It's Hazardous Weather Awareness Week and appropriately the topic is flooding. Our entire viewing area in south Georgia and north Florida is under a flood watch and officials are keeping a close eye on the rain gauges. Matt Barrentine explores the soggy prospects.
In these parts we're no strangers to soaking rains. Quick downpours can flood urban streets, and steady rains can overflow lakes and rivers. It's a sign of changing weather patterns as winter moves into spring.
"You get a lot of stalled fronts and gulf lows traveling along these fronts that can tend to cause a lot of rain. In the wintertime we have quick moving cold fronts that don't cause a lot of flooding," says Forecaster Jeff Fournier.
As of Tuesday afternoon better than six inches of rain has fallen this month with more expected.
"We've already had a pretty good bit of rain for February already it may just take a little bit to aggravate that and flood some of those flood prone areas," says Richard Smith, director of Leon County Emergency Management.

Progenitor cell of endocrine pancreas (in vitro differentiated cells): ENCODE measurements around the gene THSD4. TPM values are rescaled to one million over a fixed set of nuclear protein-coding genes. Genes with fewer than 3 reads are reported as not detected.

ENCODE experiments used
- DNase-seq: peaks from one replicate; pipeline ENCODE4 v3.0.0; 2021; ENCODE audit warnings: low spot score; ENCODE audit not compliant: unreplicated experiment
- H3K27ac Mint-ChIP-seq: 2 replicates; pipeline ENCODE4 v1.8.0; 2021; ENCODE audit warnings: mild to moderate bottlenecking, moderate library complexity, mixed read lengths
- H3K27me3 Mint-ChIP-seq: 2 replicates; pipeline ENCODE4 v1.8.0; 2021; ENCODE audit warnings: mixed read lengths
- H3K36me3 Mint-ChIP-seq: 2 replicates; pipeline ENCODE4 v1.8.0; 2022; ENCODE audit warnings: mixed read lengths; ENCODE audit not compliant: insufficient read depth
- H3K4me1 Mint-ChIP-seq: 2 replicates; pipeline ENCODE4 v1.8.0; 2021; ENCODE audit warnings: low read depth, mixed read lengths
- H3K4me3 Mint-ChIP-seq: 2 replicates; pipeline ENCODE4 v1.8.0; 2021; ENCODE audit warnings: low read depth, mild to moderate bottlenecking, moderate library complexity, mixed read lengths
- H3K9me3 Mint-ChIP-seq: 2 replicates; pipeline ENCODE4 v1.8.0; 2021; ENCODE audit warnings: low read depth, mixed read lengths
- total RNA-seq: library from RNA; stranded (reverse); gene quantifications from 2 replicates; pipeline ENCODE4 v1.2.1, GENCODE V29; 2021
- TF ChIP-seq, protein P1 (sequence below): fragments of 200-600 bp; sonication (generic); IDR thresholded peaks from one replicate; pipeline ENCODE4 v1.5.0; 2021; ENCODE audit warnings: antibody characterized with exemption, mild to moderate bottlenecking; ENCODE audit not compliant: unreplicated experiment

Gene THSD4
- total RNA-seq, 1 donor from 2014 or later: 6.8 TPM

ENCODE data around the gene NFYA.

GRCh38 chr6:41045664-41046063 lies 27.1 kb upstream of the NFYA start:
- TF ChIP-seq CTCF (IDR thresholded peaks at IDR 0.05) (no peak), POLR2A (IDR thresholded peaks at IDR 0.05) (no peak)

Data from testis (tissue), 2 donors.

When flooding becomes fatal it's almost always because someone tries to drive on a street covered with water. Safety officials are urging motorists "turn around, don't drown."
"We've already had an inch to an inch and a half of rain through last nights round of rain, so we're concerned that the ground is already saturated and we're going to get some flooding problems. We urge motorists to take care when their driving tonight, it's going to be hard to tell the depth of the water and if there's any doubts just don't drive through it," says Jeff Fournier.
The flood watch continues through Wednesday afternoon, and of course Mike McCall will be along in a minute with details on what's to come.
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